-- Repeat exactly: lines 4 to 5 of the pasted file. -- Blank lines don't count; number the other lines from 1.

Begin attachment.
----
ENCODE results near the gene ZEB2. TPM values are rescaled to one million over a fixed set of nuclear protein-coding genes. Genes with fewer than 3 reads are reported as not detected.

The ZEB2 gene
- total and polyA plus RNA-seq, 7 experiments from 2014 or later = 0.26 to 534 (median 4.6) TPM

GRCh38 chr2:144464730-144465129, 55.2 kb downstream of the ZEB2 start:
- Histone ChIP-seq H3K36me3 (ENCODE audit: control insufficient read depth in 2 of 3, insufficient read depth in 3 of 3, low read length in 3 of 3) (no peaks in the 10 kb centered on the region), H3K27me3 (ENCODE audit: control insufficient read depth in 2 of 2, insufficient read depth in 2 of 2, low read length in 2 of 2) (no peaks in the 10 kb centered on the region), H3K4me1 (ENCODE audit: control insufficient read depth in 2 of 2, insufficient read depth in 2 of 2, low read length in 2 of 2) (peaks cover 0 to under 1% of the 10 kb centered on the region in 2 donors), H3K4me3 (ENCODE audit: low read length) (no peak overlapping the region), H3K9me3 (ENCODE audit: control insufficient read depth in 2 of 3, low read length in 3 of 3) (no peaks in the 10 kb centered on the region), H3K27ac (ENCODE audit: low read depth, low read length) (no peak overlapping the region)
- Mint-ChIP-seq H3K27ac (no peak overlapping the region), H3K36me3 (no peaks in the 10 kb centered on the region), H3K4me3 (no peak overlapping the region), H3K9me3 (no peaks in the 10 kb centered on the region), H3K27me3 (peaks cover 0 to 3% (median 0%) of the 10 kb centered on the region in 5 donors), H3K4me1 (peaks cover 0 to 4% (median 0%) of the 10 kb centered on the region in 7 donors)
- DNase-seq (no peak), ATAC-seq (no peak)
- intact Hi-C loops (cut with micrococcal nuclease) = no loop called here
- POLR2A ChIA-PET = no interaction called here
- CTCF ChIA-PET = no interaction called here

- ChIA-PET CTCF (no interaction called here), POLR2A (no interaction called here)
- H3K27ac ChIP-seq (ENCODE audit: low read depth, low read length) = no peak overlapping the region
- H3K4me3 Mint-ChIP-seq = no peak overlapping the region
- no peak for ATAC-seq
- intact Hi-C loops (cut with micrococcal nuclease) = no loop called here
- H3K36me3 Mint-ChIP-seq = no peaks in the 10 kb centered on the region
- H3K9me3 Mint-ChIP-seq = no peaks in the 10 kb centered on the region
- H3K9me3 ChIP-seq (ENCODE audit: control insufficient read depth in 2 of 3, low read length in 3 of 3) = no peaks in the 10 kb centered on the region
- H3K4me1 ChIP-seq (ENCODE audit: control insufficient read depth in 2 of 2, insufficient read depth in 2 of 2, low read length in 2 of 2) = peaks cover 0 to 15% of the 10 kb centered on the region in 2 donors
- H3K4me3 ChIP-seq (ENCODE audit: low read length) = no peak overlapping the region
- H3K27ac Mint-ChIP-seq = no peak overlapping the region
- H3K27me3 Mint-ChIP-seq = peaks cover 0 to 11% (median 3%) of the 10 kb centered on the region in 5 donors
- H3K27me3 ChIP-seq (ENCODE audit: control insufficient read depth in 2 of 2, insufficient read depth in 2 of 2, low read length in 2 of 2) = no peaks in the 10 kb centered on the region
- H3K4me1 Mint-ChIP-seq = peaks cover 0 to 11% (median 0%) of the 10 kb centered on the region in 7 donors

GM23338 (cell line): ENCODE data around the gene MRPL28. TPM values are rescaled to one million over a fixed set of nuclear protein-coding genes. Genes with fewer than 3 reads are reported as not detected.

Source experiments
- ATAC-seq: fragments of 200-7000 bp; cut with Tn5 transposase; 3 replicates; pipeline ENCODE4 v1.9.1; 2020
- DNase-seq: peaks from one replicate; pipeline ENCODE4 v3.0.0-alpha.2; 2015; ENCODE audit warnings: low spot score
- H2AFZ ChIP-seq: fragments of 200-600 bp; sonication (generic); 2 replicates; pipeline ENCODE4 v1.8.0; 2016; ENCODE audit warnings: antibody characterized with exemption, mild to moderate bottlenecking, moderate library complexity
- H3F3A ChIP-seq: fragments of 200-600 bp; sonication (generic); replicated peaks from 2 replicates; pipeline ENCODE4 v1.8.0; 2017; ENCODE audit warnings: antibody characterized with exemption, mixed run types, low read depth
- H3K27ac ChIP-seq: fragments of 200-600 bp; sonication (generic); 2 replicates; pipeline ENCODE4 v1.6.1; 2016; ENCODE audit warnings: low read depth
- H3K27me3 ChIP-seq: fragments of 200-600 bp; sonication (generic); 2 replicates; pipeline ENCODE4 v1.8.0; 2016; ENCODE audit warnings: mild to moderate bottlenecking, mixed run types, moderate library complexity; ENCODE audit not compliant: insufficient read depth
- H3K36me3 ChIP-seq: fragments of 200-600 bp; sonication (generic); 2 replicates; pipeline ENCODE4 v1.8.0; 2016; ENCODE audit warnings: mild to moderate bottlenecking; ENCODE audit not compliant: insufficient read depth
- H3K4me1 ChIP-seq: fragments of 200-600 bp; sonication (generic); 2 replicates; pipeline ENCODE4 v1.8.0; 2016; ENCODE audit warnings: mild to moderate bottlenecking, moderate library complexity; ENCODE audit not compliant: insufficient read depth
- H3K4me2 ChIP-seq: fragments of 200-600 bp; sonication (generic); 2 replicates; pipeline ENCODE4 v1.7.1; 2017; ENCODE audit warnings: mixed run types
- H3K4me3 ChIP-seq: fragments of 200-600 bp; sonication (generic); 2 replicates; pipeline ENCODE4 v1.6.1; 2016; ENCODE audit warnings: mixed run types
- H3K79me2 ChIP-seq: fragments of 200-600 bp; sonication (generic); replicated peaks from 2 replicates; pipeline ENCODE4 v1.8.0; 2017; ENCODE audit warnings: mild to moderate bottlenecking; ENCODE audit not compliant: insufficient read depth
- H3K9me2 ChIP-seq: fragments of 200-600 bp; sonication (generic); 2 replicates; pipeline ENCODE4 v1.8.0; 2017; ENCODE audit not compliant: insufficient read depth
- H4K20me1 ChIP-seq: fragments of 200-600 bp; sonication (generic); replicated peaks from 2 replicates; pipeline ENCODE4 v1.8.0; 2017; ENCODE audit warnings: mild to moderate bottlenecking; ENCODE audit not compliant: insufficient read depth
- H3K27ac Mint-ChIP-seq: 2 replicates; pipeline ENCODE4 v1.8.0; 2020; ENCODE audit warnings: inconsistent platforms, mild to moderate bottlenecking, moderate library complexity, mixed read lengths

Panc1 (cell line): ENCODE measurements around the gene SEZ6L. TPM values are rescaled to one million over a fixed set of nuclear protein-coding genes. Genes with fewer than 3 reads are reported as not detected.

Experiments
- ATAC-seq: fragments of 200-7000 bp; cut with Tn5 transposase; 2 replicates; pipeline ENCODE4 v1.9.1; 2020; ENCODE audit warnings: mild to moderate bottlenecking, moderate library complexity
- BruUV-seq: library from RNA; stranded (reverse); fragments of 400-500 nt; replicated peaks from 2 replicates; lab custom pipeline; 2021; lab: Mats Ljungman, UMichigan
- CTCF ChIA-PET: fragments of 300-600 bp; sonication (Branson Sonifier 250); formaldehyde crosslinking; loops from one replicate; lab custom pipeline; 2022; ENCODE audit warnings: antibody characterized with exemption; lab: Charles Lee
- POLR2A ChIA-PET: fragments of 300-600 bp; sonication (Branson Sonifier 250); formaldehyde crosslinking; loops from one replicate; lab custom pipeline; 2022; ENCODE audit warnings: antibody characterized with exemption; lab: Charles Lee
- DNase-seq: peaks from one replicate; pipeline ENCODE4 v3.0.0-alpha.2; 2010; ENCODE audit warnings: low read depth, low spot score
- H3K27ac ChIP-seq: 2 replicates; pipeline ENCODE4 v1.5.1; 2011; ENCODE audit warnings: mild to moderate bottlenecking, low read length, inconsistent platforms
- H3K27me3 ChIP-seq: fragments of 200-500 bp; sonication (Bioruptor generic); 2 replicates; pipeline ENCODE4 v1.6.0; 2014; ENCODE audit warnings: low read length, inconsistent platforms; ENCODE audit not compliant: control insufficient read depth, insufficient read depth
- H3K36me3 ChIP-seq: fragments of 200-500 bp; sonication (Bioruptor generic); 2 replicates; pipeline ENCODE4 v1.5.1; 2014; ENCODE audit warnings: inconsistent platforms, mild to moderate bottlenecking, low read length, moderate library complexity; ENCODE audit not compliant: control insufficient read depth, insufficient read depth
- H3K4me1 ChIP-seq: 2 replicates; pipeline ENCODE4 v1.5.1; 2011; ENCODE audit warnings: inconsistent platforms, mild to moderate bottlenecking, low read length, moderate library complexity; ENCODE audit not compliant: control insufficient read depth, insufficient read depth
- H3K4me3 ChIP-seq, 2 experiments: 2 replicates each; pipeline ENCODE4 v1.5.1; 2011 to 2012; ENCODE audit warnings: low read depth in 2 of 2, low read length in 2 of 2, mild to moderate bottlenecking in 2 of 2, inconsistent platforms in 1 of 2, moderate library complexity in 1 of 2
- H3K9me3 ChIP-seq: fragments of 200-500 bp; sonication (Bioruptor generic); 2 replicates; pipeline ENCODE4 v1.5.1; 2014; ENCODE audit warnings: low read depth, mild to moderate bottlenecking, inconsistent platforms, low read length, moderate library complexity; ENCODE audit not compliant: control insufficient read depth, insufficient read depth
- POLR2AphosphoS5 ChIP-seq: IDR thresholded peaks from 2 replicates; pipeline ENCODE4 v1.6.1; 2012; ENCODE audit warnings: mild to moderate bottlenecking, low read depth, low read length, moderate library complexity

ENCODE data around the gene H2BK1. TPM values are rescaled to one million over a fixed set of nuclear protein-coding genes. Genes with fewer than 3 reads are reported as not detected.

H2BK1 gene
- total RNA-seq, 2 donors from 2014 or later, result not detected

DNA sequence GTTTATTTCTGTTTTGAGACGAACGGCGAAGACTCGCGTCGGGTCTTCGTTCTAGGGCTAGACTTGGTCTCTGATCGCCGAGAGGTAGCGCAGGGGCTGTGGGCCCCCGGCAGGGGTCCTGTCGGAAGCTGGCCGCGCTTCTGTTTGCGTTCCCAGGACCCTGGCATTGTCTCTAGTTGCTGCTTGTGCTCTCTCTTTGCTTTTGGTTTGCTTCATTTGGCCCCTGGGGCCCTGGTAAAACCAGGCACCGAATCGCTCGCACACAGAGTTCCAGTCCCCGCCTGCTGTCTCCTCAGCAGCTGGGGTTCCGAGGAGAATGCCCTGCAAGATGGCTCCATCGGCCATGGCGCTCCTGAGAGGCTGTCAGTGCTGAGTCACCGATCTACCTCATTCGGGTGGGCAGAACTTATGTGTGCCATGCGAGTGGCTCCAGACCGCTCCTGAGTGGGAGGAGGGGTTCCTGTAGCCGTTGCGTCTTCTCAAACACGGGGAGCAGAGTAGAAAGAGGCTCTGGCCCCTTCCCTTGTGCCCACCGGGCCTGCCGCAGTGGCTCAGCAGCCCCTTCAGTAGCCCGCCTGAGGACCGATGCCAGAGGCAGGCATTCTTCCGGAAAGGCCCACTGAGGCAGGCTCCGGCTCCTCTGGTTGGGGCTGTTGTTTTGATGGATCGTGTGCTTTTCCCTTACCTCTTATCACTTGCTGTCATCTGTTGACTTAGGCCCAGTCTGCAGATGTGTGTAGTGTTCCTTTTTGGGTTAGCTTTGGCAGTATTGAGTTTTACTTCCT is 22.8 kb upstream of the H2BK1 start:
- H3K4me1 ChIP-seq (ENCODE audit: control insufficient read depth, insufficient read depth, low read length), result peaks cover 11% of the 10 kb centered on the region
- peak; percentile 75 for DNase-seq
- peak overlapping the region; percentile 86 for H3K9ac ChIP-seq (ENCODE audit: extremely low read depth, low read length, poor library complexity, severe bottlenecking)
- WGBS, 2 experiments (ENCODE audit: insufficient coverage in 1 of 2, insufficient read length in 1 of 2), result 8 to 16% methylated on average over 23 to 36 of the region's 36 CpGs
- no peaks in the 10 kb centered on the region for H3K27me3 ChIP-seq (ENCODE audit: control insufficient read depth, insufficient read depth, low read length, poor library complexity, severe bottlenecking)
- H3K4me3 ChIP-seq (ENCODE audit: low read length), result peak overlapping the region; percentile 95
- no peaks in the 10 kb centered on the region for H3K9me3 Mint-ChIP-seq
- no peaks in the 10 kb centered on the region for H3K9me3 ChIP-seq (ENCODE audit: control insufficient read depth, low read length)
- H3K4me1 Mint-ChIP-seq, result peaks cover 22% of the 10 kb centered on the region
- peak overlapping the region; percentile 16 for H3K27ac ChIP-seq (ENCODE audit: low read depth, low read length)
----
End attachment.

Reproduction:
GRCh38 chr2:144464730-144465129, 55.2 kb downstream of the ZEB2 start:
- Histone ChIP-seq H3K36me3 (ENCODE audit: control insufficient read depth in 2 of 3, insufficient read depth in 3 of 3, low read length in 3 of 3) (no peaks in the 10 kb centered on the region), H3K27me3 (ENCODE audit: control insufficient read depth in 2 of 2, insufficient read depth in 2 of 2, low read length in 2 of 2) (no peaks in the 10 kb centered on the region), H3K4me1 (ENCODE audit: control insufficient read depth in 2 of 2, insufficient read depth in 2 of 2, low read length in 2 of 2) (peaks cover 0 to under 1% of the 10 kb centered on the region in 2 donors), H3K4me3 (ENCODE audit: low read length) (no peak overlapping the region), H3K9me3 (ENCODE audit: control insufficient read depth in 2 of 3, low read length in 3 of 3) (no peaks in the 10 kb centered on the region), H3K27ac (ENCODE audit: low read depth, low read length) (no peak overlapping the region)